Suppose you wanted to make sure you never lost any data. Yes, you can replicate it numerous times, you can push to the far corners of the globe (does a globe have corners?), you can make sure it sits on multiple formats.
But all these things have one drawback: they're vulnerable to environmental disasters. One company, Axxana, reckons it has an answer: an aircraft-style black box.
Data protection's a big deal these days, what with compliance issues, and a growth in the volumes and importance of electronic information. But while it's unlikely that there'll be a fire in your data vault at the same time as your pair of mirrored datacentres get flooded, the more copies of your data you maintain, the more expensive and difficult to manage they become. So one primary copy is usually enough, plus an archive. That balance of risk against cost is the one that's often struck.
There are other issues involved too, not least of which is the ultimate limiting factor (at this stage of human knowledge anyway): the speed of light. If you're running a busy datacentre and you want to mirror it to ensure that, if bad things happen, you always have a copy of your data, then you can't base the second facility too far away.
Usually, the mirrors are within 25 miles or so, according to Axxana CEO Eli Efrat, to avoid latency problems. This means that both facilities could be vulnerable to the same environmental or terrorist event. Even so, it might not be a problem -- apart from the data that's in transit from database to disk. Uncommitted data could be on its way to complete a transaction to the second datacentre. If disaster strikes, that data could disappear before it's written to the storage medium. It's worse of course you don't happen to have access to a mirrored datacentre.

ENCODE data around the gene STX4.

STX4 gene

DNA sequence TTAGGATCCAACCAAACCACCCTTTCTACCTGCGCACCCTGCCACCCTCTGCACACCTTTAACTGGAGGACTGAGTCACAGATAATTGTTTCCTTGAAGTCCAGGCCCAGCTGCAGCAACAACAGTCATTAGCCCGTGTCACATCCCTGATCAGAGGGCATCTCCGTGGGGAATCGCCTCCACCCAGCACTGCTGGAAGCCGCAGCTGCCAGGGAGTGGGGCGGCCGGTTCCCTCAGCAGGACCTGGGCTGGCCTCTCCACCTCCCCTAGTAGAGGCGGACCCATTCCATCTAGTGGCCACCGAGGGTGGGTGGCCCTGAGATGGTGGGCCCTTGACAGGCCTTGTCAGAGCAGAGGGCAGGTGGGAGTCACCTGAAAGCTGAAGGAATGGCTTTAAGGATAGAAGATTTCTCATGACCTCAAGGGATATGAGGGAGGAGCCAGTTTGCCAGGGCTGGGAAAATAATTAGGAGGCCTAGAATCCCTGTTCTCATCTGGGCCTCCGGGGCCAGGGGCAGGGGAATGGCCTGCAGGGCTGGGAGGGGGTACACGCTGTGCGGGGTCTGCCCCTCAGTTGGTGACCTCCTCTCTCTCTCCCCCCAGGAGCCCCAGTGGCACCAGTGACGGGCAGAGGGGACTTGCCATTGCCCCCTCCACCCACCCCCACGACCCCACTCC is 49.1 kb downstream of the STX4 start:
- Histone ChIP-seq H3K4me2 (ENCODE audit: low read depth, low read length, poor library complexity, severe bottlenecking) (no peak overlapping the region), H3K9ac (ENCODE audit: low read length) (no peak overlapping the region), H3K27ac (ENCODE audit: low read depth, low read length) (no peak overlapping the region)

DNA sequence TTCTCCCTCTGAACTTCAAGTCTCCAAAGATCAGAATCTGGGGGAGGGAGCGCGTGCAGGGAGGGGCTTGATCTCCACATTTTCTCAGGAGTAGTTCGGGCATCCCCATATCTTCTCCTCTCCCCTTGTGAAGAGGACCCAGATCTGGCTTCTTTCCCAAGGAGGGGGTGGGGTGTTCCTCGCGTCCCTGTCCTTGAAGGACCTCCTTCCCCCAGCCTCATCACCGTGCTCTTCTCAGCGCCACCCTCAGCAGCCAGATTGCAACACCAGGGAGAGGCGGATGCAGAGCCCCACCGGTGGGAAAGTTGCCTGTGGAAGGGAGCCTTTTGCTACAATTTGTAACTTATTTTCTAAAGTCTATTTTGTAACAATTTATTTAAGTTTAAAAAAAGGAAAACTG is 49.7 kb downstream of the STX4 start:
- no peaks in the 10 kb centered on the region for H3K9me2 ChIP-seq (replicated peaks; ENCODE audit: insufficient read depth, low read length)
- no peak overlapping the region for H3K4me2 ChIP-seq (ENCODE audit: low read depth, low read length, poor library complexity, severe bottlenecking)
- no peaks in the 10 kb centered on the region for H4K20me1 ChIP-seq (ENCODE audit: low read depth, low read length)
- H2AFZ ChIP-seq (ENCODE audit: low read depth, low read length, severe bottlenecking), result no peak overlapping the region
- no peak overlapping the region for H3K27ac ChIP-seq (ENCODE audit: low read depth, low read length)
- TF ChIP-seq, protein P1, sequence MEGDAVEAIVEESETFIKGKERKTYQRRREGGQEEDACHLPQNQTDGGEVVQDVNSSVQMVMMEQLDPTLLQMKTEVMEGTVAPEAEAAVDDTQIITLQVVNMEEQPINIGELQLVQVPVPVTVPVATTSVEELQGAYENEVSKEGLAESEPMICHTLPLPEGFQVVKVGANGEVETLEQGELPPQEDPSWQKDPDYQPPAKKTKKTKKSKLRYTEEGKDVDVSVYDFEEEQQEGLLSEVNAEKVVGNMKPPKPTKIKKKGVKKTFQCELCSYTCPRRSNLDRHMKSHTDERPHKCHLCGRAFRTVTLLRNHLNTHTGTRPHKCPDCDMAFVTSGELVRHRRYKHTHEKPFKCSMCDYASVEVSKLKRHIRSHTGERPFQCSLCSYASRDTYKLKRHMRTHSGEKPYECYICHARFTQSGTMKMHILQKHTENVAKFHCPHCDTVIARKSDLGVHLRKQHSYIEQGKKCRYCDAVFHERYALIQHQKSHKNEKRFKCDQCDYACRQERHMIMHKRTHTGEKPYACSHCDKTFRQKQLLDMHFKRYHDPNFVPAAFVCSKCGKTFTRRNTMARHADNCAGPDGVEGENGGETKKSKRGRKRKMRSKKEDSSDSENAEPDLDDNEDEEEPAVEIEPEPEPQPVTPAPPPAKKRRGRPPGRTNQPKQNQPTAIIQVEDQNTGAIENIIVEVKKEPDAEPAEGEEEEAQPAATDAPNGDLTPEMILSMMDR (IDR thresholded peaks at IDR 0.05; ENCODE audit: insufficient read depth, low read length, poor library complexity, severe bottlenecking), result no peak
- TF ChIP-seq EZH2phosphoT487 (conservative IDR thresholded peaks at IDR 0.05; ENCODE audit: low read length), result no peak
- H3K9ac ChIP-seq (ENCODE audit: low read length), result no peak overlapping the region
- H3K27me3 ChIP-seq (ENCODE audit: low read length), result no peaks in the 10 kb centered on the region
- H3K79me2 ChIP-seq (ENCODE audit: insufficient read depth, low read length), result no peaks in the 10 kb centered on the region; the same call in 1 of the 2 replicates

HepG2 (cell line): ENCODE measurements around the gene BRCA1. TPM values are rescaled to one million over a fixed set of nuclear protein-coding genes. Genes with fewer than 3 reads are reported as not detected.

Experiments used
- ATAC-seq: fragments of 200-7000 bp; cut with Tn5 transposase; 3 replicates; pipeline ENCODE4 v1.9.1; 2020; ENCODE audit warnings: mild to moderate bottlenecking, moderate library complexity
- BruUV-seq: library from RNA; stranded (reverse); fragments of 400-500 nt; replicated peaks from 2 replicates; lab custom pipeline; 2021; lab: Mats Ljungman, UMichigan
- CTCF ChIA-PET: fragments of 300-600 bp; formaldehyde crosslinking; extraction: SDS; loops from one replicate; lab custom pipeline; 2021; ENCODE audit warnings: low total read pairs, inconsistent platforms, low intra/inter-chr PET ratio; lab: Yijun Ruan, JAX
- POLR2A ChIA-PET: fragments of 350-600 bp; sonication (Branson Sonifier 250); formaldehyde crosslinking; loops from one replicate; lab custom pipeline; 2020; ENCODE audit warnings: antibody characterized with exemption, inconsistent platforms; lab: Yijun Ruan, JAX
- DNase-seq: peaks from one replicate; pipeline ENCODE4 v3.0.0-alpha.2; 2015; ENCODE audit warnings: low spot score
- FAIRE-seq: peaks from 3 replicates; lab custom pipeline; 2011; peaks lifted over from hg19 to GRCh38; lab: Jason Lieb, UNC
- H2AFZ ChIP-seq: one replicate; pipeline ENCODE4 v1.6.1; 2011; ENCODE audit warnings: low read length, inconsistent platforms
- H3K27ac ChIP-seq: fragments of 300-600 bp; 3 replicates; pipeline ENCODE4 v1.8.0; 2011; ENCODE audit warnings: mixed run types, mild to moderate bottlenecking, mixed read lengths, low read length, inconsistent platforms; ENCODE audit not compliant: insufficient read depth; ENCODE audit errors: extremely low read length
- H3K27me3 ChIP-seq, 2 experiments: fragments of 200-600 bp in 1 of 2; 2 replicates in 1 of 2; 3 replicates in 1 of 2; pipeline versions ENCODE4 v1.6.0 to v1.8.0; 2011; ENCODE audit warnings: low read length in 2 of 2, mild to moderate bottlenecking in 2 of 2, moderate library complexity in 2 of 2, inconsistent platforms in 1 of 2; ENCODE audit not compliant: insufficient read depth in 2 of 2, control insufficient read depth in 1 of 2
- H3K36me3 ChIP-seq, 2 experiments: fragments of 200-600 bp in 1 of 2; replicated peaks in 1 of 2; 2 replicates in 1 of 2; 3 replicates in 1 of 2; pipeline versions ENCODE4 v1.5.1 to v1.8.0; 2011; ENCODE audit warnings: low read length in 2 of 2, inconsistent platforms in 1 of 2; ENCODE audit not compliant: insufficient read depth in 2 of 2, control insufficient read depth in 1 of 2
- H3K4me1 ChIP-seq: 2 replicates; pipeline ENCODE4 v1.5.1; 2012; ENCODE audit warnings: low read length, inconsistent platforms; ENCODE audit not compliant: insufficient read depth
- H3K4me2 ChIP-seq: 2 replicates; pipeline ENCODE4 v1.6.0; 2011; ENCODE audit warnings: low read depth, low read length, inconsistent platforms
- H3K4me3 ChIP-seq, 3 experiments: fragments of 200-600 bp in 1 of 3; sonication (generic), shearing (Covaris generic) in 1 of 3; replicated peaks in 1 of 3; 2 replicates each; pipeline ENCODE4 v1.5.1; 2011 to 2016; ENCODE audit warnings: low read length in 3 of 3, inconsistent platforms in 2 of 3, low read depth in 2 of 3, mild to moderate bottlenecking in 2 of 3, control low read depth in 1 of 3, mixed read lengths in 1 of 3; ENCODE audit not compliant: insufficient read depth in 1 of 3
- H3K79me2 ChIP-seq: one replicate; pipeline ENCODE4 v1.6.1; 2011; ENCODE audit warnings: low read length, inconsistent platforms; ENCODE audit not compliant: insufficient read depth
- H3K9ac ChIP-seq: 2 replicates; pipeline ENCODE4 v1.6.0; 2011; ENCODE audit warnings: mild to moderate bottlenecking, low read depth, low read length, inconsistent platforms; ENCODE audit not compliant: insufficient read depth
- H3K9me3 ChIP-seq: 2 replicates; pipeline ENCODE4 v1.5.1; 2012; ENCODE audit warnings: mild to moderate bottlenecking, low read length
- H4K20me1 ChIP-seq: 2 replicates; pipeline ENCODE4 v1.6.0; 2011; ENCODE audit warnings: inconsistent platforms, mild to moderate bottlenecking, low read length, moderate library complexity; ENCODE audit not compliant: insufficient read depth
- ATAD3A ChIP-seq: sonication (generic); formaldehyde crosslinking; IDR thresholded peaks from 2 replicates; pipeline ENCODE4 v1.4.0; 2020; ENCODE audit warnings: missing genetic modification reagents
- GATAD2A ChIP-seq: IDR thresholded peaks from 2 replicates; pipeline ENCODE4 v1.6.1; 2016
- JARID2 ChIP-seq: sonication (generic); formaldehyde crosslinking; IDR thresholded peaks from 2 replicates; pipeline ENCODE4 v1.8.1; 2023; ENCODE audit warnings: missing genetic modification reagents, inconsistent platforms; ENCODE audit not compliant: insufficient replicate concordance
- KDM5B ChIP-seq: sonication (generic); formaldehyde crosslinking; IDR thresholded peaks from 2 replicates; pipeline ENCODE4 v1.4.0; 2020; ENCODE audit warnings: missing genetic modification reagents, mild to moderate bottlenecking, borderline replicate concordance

Axxana's answer is a black box in the primary datacentre, attached to the storage system, that records everything. Even if the datacentre is reduced to rubble, Axxana reckons its Phoenix Black Box, based on solid state storage, will survive and allow you to recover that data.
You can't crush it, you can't set fire to it and it's watertight -- so says Axxana, anyway, claiming that it'll withstand the force of a building collapsing onto it, 2000 degrees C, high levels of shock and long periods of immersion. After you recover it, you hook it up and it restores the data.
It sells for somewhere in the region of $200,000, so you really will have to conduct a proper cost-benefit analysis. I suppose someone must need that level of survivability...